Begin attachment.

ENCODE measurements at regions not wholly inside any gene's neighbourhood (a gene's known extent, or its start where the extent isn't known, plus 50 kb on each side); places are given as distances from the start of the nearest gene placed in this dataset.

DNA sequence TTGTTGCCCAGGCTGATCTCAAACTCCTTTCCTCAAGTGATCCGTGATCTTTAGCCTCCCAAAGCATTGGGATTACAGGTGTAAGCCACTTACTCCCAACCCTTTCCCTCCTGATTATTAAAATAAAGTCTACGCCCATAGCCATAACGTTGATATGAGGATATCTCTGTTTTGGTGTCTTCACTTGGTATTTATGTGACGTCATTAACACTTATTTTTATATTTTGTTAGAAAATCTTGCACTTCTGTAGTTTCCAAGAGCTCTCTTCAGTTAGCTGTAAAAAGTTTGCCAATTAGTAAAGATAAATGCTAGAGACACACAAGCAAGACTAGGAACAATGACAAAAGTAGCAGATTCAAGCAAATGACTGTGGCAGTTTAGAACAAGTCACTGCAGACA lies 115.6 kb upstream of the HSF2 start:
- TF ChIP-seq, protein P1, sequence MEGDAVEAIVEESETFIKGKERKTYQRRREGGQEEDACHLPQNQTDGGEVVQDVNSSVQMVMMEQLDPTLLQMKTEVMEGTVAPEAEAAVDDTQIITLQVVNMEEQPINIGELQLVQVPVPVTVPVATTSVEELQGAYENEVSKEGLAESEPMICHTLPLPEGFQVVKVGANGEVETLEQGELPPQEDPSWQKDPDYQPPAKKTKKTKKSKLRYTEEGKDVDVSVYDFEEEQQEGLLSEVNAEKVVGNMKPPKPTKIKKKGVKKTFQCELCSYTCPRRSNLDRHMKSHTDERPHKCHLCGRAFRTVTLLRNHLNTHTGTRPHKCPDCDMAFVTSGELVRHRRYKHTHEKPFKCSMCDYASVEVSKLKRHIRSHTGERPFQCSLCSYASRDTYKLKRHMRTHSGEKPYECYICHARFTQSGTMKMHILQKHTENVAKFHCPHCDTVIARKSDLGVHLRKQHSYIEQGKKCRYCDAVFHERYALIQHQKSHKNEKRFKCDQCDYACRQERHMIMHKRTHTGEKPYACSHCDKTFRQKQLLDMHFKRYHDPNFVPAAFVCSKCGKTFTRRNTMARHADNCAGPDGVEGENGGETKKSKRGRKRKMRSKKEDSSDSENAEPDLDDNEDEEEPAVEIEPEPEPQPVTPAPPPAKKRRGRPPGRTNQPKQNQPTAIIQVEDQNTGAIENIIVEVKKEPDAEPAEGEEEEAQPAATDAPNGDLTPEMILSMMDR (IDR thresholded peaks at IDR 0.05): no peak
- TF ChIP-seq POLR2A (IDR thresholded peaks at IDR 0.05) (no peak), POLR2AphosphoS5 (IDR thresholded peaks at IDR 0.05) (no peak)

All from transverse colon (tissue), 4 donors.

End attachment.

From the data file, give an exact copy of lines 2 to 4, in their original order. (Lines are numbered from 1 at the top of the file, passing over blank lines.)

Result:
DNA sequence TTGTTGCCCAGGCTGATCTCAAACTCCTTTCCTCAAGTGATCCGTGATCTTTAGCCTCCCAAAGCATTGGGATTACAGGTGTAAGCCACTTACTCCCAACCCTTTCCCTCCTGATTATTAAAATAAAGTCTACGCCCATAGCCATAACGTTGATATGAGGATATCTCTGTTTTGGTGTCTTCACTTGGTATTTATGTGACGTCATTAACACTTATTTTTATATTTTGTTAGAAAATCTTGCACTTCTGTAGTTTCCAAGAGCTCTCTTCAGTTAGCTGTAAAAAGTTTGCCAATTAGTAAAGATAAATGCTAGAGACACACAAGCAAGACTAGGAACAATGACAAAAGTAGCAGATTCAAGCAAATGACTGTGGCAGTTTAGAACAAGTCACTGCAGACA lies 115.6 kb upstream of the HSF2 start:
- TF ChIP-seq, protein P1, sequence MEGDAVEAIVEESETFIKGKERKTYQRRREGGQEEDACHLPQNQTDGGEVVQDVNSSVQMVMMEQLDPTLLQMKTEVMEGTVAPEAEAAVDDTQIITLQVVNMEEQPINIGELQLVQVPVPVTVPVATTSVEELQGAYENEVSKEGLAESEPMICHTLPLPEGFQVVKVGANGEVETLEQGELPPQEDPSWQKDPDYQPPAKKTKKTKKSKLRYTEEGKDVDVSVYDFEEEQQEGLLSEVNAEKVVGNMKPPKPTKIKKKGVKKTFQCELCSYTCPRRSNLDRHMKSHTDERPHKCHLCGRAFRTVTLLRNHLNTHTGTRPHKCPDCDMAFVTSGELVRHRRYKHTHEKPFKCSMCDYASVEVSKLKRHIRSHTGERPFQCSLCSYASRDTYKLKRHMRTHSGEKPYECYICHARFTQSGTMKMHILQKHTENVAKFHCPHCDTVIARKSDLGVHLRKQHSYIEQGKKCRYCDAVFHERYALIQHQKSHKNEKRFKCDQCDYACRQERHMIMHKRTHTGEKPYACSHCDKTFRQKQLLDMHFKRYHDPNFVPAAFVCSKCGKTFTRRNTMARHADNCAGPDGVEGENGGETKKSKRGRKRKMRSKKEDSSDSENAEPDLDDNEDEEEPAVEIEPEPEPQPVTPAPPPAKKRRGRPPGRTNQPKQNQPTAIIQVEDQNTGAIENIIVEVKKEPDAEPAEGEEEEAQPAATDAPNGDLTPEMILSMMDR (IDR thresholded peaks at IDR 0.05): no peak
- TF ChIP-seq POLR2A (IDR thresholded peaks at IDR 0.05) (no peak), POLR2AphosphoS5 (IDR thresholded peaks at IDR 0.05) (no peak)